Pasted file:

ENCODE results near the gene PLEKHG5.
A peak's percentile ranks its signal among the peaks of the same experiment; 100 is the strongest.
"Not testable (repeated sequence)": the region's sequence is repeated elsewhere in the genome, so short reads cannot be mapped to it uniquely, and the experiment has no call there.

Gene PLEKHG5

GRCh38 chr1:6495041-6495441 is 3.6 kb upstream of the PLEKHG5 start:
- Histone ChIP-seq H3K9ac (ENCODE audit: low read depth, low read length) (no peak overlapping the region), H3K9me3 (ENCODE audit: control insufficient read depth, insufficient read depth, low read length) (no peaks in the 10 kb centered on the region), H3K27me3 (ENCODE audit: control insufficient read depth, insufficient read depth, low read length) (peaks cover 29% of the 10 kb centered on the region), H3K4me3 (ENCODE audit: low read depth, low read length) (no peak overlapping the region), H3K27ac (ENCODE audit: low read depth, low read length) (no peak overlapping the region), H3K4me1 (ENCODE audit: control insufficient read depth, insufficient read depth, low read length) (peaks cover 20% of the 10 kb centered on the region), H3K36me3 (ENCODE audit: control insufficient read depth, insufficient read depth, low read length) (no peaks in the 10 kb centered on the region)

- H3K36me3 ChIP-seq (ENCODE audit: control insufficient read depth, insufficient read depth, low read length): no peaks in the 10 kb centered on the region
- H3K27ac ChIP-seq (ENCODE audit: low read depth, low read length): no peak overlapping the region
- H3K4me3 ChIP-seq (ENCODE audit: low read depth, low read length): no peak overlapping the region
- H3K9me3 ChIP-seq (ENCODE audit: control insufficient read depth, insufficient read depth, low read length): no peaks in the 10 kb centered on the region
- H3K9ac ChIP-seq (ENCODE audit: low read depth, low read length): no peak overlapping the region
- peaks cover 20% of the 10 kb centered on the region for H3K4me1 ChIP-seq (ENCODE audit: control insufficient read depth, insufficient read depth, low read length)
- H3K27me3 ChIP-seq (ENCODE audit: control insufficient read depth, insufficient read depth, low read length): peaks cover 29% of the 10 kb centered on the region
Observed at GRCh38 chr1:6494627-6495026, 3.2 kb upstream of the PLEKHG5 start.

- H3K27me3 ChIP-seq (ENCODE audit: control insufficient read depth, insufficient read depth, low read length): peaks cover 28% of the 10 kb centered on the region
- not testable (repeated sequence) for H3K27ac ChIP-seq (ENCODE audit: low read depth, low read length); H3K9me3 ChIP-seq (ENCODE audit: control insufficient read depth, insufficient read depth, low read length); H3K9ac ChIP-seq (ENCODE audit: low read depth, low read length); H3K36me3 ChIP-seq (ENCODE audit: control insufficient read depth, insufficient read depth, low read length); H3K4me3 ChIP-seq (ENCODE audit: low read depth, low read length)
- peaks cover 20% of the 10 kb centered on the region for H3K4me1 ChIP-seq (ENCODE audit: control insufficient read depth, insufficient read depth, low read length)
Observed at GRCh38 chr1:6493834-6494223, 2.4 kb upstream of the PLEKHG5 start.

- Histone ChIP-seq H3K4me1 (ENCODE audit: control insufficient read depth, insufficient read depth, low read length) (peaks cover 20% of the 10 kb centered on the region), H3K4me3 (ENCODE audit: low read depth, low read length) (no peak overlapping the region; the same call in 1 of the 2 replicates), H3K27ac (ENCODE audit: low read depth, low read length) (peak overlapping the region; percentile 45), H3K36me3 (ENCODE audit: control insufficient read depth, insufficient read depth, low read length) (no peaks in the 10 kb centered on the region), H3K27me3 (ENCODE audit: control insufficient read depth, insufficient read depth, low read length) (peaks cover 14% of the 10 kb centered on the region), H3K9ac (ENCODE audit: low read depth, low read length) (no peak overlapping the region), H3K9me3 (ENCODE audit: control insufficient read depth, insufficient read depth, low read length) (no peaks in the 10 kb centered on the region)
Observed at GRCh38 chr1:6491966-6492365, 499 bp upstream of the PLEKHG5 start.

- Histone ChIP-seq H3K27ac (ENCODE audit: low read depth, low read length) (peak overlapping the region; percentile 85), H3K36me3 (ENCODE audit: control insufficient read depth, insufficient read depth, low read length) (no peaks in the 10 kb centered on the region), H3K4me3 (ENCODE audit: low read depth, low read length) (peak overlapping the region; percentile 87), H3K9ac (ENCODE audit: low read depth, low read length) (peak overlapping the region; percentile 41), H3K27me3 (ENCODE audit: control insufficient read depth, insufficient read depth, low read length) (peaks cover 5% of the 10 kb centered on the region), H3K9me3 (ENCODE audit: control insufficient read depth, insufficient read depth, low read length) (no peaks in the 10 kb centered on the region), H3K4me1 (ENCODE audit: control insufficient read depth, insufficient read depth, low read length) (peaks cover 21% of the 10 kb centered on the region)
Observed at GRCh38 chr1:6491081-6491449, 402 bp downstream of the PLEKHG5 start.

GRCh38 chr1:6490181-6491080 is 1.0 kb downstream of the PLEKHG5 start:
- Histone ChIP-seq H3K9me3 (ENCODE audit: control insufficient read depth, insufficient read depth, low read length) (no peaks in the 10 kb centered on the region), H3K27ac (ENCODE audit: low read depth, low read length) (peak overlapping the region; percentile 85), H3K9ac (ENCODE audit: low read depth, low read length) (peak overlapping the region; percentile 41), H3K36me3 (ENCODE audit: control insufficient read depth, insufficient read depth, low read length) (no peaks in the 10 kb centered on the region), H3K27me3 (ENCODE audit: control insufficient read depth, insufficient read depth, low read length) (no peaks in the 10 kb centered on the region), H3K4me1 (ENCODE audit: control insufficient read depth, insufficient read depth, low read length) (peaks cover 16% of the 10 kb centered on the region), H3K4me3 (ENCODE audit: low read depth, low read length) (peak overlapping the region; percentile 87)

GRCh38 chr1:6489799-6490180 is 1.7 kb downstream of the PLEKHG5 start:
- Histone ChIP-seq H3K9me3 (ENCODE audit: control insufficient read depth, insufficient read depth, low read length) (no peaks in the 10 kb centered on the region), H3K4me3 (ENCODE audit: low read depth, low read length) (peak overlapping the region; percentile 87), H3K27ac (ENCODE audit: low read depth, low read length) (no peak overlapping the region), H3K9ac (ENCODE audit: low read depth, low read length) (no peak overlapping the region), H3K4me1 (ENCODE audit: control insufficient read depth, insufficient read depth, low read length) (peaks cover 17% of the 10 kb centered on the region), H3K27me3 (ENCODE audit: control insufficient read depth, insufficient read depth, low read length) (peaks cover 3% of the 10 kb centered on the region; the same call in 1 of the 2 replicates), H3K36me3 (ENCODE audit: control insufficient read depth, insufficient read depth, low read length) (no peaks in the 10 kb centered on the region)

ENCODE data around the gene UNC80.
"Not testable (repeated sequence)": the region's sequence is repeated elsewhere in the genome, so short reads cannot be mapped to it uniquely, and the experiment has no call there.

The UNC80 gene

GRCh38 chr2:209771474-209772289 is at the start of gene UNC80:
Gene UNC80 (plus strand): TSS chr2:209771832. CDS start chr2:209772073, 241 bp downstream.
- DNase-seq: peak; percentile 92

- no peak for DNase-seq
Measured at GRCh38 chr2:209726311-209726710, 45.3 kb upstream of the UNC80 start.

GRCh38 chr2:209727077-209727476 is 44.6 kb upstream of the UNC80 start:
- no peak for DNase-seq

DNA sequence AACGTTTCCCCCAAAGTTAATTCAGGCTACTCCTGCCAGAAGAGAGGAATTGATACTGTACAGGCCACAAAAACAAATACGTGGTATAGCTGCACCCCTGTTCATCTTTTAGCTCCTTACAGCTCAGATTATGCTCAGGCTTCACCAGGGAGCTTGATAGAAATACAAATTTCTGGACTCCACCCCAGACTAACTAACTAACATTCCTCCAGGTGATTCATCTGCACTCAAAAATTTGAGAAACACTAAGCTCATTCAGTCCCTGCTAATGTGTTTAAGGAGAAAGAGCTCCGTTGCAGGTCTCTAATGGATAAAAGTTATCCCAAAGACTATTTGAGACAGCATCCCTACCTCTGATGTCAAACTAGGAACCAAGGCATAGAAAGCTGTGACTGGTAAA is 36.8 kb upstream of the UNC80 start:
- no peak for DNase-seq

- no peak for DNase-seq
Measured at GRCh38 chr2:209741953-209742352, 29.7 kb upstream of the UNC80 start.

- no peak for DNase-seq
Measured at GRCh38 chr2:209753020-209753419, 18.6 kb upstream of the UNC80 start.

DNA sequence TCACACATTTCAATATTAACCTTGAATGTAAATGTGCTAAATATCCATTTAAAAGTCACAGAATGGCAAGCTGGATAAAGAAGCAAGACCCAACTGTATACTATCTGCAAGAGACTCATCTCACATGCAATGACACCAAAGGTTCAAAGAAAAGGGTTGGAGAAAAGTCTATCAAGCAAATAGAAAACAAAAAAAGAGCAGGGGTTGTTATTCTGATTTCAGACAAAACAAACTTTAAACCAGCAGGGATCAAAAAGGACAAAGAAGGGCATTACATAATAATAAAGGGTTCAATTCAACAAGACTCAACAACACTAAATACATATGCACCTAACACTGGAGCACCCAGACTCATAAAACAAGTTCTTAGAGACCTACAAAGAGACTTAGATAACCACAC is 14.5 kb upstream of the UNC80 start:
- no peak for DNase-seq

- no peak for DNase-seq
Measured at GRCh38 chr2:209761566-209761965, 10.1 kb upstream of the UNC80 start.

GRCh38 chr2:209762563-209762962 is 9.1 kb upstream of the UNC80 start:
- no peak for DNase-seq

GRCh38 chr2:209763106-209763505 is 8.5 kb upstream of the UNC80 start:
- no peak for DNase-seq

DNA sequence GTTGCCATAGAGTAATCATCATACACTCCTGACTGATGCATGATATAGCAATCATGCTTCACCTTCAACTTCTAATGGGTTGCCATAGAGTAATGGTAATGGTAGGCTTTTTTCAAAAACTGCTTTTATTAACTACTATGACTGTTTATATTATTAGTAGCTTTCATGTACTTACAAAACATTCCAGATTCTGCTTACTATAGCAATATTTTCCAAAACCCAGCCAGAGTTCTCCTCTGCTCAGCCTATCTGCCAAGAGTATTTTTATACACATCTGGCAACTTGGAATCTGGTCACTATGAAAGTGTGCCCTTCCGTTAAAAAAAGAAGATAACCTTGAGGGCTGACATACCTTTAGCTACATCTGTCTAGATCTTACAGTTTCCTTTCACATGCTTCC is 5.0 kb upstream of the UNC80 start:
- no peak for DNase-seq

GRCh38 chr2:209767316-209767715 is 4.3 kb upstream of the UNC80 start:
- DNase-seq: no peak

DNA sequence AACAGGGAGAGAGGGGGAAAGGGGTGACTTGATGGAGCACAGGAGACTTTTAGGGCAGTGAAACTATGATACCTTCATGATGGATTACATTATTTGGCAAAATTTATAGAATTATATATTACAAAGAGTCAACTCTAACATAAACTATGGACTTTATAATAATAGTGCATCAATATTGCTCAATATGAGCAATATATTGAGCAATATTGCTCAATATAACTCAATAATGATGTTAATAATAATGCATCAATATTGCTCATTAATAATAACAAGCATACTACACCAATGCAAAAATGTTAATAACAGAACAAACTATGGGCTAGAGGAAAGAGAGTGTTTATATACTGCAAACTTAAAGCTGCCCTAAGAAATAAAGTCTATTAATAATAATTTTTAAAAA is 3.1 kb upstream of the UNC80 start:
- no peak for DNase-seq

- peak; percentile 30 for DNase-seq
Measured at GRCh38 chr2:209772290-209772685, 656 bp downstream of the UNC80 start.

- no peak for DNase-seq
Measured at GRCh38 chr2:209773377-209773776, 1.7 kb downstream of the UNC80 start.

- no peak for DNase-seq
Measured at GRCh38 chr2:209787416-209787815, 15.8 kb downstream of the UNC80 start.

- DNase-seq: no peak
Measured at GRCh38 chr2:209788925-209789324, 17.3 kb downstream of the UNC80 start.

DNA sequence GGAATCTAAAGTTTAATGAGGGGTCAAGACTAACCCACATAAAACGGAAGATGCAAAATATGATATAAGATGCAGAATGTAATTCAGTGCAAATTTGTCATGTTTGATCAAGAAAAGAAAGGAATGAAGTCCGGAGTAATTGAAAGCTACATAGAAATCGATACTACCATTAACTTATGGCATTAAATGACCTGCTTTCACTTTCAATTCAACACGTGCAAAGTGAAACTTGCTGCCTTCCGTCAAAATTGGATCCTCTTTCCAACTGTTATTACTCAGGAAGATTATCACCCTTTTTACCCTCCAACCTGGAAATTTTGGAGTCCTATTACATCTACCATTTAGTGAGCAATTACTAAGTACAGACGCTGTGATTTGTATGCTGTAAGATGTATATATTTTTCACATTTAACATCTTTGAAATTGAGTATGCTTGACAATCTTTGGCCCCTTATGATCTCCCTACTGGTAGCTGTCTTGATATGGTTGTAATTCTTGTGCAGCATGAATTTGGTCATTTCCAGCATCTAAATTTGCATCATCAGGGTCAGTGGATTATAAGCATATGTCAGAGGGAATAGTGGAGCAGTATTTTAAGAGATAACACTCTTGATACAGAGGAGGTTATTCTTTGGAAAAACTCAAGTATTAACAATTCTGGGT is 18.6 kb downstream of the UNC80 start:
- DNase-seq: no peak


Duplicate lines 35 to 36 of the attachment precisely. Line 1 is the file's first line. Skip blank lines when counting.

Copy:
GRCh38 chr2:209727077-209727476 is 44.6 kb upstream of the UNC80 start:
- no peak for DNase-seq